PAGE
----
First Year Seminar
Learn and apply meta-cognitive principles to the planning of your own academic, professional, and personal goals. Seminar topics include but are not limited to:
- Developing critical thinking skills
- Basic principles of formal argumentation
- Time management
- Developing academic self-efficacy, a growth mindset, sense of belonging, and motivation
- Improving and/or developing test-taking skills
This course provides an introduction to the rigorous mathematical reasoning required at the University of Michigan. Focus is centered around assisting scholars in strengthening mathematical skills in prepration to use and analyze quantitative information to make decisions, judgments, and predictions. Topics to be explored include: elementary algebra; rational and quadratic equations; properties of relations, functions, and their graphs; linear and quadratic functions; inequalities, logarithmic and exponential functions and equations.
An introduction to rigorous mathematical reasoning for students planning on a career in the humanities. The focus is on significant ideas in mathematics, but not on notation or computation. The course aims to convey powerful mathematical methods of analysis and reasoning that can be retained for a lifetime, in a way that formalism would not. Topics to be explore include: number theory, including an exploration of modular arithmetic, public key encryption, and the pigeon-hole principle; the nature of infinity; fractals and chaos; and elementary probability and statistics.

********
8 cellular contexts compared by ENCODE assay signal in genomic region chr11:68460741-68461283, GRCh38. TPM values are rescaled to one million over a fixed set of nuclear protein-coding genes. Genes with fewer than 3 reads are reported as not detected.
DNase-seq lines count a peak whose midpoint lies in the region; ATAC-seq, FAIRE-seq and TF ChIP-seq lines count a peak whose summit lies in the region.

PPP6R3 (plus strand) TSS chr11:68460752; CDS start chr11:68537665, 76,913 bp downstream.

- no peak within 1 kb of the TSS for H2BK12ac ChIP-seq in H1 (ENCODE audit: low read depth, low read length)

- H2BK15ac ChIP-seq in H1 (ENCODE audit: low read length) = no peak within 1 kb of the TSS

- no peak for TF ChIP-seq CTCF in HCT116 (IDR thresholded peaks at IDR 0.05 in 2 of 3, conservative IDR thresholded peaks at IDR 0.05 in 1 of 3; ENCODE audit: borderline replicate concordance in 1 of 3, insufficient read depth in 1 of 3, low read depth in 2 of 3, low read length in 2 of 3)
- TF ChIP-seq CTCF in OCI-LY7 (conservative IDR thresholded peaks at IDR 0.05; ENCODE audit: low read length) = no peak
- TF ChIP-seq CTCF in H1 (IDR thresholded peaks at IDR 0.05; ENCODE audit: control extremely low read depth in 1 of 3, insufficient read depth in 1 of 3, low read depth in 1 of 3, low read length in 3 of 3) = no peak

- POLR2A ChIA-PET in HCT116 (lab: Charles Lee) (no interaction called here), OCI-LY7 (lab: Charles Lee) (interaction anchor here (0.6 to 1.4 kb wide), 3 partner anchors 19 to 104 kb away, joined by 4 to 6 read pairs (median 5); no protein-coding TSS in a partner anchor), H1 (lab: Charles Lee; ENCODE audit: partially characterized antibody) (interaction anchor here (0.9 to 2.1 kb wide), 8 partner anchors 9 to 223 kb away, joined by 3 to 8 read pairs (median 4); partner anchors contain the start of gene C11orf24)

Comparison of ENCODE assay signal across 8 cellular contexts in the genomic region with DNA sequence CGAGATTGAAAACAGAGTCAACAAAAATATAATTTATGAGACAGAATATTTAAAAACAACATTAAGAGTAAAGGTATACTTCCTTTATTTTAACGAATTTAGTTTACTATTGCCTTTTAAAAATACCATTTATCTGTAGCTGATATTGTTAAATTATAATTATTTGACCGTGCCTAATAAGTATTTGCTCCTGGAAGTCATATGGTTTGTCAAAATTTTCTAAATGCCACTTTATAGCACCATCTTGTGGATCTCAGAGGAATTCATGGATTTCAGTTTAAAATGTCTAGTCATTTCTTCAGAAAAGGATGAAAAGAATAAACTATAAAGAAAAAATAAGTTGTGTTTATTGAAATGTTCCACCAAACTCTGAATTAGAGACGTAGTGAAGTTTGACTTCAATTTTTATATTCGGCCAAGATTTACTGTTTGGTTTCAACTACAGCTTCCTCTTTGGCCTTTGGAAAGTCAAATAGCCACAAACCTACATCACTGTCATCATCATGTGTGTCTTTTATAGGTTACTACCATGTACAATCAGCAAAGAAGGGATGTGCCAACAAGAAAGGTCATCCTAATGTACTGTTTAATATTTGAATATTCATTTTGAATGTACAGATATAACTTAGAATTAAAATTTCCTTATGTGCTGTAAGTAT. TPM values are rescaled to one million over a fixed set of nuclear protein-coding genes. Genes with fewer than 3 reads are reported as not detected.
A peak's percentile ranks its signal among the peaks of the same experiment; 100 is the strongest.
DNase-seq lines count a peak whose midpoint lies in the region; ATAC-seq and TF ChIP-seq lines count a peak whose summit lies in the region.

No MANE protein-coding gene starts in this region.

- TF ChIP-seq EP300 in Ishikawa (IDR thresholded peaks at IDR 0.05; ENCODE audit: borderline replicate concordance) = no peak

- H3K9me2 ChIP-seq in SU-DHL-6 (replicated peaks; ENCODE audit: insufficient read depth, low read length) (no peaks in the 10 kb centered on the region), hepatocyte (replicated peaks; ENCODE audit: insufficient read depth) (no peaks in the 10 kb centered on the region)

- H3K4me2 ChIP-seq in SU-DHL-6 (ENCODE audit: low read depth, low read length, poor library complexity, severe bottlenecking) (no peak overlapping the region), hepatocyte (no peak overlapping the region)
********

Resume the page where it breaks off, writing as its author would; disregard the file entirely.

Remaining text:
Reading and Writing Seminar: Insiders/Outsiders
Reading and writing seminar that examines the causes and effects of discrimination in a pluralistic society. Course readings are be 20th-century authors: American, African American, Native American, Asian, Puerto Rican and Mexican American. Students examine ways in which ethnicity, race, and racism affect communities, educational institutions, families, and interpersonal relationships.